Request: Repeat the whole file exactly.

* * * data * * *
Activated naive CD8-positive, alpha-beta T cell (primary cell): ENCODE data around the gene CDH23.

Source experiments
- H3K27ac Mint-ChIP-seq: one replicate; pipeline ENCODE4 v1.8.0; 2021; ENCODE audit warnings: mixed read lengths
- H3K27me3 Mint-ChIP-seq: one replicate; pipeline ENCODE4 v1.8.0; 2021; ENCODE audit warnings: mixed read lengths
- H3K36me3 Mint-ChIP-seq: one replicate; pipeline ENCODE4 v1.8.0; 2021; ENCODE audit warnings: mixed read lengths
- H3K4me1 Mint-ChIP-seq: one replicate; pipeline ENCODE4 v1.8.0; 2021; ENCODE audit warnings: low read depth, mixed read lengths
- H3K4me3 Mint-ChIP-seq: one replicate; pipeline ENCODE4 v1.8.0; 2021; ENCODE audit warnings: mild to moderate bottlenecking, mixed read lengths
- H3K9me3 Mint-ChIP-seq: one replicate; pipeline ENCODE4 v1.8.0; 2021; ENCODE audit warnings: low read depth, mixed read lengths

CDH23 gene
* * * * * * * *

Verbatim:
Activated naive CD8-positive, alpha-beta T cell (primary cell): ENCODE data around the gene CDH23.

Source experiments
- H3K27ac Mint-ChIP-seq: one replicate; pipeline ENCODE4 v1.8.0; 2021; ENCODE audit warnings: mixed read lengths
- H3K27me3 Mint-ChIP-seq: one replicate; pipeline ENCODE4 v1.8.0; 2021; ENCODE audit warnings: mixed read lengths
- H3K36me3 Mint-ChIP-seq: one replicate; pipeline ENCODE4 v1.8.0; 2021; ENCODE audit warnings: mixed read lengths
- H3K4me1 Mint-ChIP-seq: one replicate; pipeline ENCODE4 v1.8.0; 2021; ENCODE audit warnings: low read depth, mixed read lengths
- H3K4me3 Mint-ChIP-seq: one replicate; pipeline ENCODE4 v1.8.0; 2021; ENCODE audit warnings: mild to moderate bottlenecking, mixed read lengths
- H3K9me3 Mint-ChIP-seq: one replicate; pipeline ENCODE4 v1.8.0; 2021; ENCODE audit warnings: low read depth, mixed read lengths

CDH23 gene